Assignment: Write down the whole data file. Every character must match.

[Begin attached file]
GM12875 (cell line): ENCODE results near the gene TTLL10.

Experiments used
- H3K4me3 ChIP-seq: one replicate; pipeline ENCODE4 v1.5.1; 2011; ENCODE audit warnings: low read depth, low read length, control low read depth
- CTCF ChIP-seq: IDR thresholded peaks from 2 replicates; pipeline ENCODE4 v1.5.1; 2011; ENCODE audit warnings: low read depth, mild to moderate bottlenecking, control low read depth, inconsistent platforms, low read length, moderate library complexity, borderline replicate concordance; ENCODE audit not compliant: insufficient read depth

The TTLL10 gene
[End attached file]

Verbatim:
GM12875 (cell line): ENCODE results near the gene TTLL10.

Experiments used
- H3K4me3 ChIP-seq: one replicate; pipeline ENCODE4 v1.5.1; 2011; ENCODE audit warnings: low read depth, low read length, control low read depth
- CTCF ChIP-seq: IDR thresholded peaks from 2 replicates; pipeline ENCODE4 v1.5.1; 2011; ENCODE audit warnings: low read depth, mild to moderate bottlenecking, control low read depth, inconsistent platforms, low read length, moderate library complexity, borderline replicate concordance; ENCODE audit not compliant: insufficient read depth

The TTLL10 gene